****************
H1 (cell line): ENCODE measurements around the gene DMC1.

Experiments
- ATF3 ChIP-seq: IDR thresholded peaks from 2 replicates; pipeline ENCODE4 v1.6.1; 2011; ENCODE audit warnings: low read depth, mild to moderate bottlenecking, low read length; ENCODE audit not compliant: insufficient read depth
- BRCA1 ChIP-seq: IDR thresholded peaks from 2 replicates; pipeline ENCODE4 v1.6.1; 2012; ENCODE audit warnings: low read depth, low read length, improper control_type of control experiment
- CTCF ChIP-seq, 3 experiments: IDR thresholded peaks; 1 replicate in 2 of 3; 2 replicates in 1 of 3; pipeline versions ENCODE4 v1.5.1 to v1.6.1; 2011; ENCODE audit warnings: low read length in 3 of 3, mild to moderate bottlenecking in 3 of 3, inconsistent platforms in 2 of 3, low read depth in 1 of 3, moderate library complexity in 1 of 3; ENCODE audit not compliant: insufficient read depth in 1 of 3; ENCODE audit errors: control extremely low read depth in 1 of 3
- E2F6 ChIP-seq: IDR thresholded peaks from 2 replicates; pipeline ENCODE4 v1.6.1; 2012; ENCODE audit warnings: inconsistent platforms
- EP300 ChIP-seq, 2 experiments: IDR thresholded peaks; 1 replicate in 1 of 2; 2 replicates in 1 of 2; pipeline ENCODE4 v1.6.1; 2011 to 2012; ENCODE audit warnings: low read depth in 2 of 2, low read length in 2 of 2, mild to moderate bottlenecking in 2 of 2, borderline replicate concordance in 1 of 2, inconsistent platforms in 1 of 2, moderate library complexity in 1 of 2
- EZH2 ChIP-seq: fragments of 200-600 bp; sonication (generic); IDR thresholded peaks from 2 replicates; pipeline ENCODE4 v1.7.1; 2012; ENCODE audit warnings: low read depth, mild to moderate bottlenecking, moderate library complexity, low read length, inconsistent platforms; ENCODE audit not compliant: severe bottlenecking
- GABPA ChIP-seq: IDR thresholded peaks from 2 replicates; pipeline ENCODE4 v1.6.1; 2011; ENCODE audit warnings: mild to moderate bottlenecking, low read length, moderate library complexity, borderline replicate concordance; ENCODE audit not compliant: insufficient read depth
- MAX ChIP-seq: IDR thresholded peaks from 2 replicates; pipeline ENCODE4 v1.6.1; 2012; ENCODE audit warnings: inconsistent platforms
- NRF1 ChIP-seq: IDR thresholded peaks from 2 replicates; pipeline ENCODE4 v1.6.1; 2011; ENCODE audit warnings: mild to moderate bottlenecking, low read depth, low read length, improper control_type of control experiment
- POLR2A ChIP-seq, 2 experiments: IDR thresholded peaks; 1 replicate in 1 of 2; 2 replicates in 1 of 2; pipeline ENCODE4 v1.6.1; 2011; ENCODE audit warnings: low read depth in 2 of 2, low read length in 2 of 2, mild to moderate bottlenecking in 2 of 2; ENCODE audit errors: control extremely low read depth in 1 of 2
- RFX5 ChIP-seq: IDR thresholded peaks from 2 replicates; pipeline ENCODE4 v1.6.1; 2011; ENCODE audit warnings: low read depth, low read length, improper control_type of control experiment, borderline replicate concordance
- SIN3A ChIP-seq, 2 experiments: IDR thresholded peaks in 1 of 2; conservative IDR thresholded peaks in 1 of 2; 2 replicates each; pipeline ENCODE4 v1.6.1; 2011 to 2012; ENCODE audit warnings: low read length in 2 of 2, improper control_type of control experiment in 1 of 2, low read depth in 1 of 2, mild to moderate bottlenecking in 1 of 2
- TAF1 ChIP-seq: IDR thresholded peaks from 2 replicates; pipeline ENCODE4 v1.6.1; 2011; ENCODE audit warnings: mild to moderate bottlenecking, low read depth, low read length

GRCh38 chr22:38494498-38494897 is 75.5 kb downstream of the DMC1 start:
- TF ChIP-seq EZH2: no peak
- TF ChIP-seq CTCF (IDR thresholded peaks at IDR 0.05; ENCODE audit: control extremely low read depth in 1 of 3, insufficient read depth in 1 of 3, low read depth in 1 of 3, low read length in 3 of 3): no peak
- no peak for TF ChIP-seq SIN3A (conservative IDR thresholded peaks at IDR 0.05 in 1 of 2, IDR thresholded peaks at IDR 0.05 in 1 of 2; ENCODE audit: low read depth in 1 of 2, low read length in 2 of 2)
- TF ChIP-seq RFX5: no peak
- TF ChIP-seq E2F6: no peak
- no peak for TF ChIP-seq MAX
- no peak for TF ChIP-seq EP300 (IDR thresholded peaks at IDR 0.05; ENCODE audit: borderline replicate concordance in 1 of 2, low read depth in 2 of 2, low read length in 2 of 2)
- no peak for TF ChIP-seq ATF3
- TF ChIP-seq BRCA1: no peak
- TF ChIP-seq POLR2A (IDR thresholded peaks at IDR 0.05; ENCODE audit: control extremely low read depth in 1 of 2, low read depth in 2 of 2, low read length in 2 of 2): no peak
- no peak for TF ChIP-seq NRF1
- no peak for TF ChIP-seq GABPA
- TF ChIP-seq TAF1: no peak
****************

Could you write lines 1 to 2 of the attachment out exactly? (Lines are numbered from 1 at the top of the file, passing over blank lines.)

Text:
H1 (cell line): ENCODE measurements around the gene DMC1.

Experiments